7 ( +7 / -0 )

Instead of actually caring about the students, I expect MEXT will just install locked windows and nets around junior and senior high schools instead.

6 ( +6 / -0 )

Have you seen the amount of homework they get for holidays? Then they have to spend time with their salaryman father who works away from home for every two years and has massive stress.

4 ( +4 / -0 )

My elementary to high school days were some of the happiest days of my life. No pressure, just attend the class and you're fine. Did it affect me in a negative way now as an adult for having a care-free education. I'd nope. I am way ahead among people my age and gender (female) in the career that I chose.

2 ( +4 / -2 )

This is depressing to read, school is so bad here that they have to prevent kids from killing themselves to avoid going.

3 ( +3 / -0 )

No pressure, just attend the class and you're fine. Did it affect me in a negative way now as an adult for having a care-free education. I'd nope. I am way ahead among people my age and gender (female) in the career that I chose.

I suppose they didn't teach empathy at that school you attended?

1 ( +2 / -1 )

Let me clarify. These schools work for 2 kinds of people.

They work for those who fit neatly into structured roles in society. Anyone who thinks outside the box, anyone wth remarkable skills, is hurt.

They also work for people who can play the game. They know it's mostly unnecessary and often ridiculous, but play along until they are free to do what they want as adults. They survive the school system, but it doesn't do them any good. They learn to deal with ridiculous rules and to pretend to play the game. The school does nothing to help them achieve their potential, so the time there is wasted.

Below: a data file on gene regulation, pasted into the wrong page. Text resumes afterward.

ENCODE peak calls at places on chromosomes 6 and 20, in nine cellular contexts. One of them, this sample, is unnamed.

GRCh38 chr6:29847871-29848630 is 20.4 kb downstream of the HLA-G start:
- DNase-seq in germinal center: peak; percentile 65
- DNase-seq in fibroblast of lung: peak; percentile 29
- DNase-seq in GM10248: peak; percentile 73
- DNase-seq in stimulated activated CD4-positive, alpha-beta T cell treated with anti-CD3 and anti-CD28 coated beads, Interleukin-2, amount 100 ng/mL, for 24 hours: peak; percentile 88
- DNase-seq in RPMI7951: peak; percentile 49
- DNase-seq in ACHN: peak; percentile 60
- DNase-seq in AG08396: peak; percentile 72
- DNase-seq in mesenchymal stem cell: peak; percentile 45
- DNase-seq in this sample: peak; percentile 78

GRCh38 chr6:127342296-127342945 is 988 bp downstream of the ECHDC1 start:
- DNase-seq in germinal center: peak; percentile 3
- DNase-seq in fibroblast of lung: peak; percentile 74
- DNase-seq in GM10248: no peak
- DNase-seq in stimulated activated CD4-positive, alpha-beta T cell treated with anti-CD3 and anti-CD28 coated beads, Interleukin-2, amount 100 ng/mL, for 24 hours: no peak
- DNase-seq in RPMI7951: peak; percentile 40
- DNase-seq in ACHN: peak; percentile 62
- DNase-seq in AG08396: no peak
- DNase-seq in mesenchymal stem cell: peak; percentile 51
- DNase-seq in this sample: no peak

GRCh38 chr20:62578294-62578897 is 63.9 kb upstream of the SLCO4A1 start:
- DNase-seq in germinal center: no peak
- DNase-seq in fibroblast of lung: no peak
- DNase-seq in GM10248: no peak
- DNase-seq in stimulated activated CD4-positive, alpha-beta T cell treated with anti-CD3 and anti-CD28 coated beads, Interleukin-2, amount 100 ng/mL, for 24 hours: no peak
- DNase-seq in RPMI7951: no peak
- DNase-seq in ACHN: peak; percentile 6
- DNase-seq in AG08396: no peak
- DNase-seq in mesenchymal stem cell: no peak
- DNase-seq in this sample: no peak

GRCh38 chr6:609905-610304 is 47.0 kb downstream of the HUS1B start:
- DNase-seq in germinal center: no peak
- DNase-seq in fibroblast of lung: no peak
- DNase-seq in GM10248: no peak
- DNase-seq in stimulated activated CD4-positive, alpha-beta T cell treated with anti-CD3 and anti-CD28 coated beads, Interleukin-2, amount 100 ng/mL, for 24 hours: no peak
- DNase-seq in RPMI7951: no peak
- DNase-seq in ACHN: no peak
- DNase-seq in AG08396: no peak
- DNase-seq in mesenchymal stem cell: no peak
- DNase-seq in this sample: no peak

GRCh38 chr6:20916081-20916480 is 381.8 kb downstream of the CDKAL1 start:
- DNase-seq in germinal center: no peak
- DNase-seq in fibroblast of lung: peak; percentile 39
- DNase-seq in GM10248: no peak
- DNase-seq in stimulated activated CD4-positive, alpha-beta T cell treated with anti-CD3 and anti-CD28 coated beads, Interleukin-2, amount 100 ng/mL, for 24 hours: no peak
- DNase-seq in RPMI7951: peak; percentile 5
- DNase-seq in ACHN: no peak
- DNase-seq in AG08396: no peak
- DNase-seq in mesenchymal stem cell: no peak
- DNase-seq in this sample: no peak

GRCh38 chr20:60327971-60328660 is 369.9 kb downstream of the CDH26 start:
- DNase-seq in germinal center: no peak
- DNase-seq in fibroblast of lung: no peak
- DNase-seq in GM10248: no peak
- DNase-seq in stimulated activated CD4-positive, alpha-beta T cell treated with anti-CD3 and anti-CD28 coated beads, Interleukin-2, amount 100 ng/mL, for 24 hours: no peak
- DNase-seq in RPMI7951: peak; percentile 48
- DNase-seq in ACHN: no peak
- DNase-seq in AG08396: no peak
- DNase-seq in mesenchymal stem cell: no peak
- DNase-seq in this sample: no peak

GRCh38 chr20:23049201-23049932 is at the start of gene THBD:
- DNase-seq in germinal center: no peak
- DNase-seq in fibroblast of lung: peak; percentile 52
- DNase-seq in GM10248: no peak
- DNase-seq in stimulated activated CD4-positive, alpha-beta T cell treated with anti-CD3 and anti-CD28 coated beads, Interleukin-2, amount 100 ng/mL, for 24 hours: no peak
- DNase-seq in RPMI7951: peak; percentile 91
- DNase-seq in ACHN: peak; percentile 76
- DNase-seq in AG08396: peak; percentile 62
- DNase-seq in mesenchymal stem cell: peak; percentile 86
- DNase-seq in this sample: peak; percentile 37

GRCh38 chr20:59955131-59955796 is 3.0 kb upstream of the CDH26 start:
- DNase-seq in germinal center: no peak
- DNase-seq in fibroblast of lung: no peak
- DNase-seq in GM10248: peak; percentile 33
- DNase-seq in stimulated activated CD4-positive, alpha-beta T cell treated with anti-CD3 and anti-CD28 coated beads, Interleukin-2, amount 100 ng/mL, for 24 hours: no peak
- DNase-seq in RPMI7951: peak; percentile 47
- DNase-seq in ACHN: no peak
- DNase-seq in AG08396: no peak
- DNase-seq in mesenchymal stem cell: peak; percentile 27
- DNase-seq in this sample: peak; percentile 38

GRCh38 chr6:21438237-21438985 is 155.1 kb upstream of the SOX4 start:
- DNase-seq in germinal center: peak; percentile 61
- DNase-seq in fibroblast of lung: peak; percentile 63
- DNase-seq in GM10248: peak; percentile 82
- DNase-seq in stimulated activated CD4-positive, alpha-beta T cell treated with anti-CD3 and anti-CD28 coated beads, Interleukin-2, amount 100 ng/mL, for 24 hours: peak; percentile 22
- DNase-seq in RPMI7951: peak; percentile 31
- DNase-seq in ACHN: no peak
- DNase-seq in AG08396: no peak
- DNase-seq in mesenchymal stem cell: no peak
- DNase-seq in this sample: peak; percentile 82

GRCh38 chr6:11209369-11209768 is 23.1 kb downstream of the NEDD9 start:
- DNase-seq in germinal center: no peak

“In the case of junior high school and high school students, the highest motivation to commit suicide is anxiety about school life, bullying and fitting in. 

It's great that you never had to deal with any of the above. Many others, however, suffer - through no fault of their own. Many who suffer turn into remarkable adults, so it's not that they are lesser than you. They are simply not being served by a one size fits all system.

1 ( +1 / -0 )

@commanteer

Just because I didn't express my empathy verbally, doesn't mean I do not have empathy for them. My brother is one of the victims of these 'fitting-in' issue in a Japanese high school. He became a hikkikomori for many years. I fully understand the issue.

0 ( +0 / -0 )

@haloerika Sorry, then. Your post sounded quite the opposite. I have kids in both camps, and special schools. I now sometimes wonder if I made a mistake sending my own kids to a public school even when it was working for them. Another thing in your post stood out, and maybe explains what I am thinking.

You said you were  "way ahead among people my age and gender (female) in the career that I chose."

I assume you are intelligent, hard-working and all of that - it shows. But I notice you evaluated yourself by comparing yourself with your peers of the same age and gender in the same career. That's very limiting. It implies your goals are the same as their goals, and that better than number 2 is good enough. You may have all this untapped potential that is lying dormant if you evaluate yourself in this way.

Schools really encourage this kind of thinking, unfortunately. They are built around it. Not what you can do, and how can you be the best that you can be. It's all how you compare to others. That works in some cases, otherwise how would we know who the best tennis players are, for example. But as a guide for life success, it's limiting to those at the top, and harmful to those struggling lower down.

I see the successful kids (including mine) being limited this way, and makes me wonder if the ones who are pulled out of school are sometimes better off.

0 ( +0 / -0 )

Terribly sad waste of life RIP, thumbs up to most of the commenters above!

0 ( +0 / -0 )